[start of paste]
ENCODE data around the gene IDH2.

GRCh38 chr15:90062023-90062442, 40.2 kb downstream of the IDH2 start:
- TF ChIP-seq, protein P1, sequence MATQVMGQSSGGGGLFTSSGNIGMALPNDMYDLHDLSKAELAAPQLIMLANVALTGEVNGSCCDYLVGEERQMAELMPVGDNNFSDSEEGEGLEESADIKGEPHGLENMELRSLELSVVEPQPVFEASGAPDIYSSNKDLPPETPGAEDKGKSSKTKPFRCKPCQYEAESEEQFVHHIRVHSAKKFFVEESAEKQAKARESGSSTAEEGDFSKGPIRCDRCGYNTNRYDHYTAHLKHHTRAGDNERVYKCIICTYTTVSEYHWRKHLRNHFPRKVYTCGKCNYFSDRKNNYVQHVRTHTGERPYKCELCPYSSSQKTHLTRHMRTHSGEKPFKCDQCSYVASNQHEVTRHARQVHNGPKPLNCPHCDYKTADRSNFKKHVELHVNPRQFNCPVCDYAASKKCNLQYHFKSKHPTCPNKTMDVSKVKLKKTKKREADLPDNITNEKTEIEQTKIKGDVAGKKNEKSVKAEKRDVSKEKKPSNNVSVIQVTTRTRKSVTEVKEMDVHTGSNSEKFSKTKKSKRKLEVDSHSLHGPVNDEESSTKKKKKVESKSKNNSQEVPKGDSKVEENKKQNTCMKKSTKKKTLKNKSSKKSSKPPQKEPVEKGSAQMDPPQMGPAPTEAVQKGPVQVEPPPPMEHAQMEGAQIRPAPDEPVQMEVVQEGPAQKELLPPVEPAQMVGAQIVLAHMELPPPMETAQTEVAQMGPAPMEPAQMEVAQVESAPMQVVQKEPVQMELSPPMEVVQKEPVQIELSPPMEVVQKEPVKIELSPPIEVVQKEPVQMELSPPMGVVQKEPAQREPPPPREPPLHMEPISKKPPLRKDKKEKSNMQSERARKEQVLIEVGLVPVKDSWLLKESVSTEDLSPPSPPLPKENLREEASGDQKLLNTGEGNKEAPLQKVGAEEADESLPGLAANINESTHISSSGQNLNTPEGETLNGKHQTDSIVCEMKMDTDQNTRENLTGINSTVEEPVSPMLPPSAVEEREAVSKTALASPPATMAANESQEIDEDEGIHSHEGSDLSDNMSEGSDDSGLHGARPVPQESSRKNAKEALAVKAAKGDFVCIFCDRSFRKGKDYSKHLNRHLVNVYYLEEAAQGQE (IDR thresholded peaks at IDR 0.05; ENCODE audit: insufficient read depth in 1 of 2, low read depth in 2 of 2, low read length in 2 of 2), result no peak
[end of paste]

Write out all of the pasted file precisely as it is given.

ENCODE data around the gene IDH2.

GRCh38 chr15:90062023-90062442, 40.2 kb downstream of the IDH2 start:
- TF ChIP-seq, protein P1, sequence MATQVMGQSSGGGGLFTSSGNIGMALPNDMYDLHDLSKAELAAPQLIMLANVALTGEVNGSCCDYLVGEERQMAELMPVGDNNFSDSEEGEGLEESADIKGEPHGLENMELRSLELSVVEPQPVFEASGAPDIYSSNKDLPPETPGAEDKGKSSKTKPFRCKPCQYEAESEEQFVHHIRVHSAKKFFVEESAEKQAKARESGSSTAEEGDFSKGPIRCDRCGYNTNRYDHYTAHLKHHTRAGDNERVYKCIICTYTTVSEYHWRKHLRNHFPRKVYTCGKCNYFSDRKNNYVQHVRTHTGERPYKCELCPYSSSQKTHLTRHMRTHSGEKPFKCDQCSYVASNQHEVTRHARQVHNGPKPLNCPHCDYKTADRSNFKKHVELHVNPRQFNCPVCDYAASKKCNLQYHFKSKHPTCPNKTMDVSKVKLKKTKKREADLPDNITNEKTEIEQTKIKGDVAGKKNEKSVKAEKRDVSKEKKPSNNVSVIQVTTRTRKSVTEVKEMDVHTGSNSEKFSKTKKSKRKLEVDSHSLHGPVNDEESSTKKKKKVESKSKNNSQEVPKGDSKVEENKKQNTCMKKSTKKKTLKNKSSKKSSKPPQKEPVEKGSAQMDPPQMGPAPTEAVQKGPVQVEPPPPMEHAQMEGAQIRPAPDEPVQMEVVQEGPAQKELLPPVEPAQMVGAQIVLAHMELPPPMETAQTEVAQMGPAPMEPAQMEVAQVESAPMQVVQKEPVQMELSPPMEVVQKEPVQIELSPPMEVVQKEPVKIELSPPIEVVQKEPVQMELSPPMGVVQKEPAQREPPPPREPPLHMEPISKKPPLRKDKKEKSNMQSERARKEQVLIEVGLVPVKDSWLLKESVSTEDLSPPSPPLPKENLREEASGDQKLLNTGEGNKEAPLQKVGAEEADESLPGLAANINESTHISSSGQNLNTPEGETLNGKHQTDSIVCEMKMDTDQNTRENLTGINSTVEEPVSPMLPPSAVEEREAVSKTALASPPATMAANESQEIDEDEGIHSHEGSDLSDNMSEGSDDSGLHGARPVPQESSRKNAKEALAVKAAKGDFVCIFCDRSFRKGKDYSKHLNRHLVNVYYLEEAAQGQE (IDR thresholded peaks at IDR 0.05; ENCODE audit: insufficient read depth in 1 of 2, low read depth in 2 of 2, low read length in 2 of 2), result no peak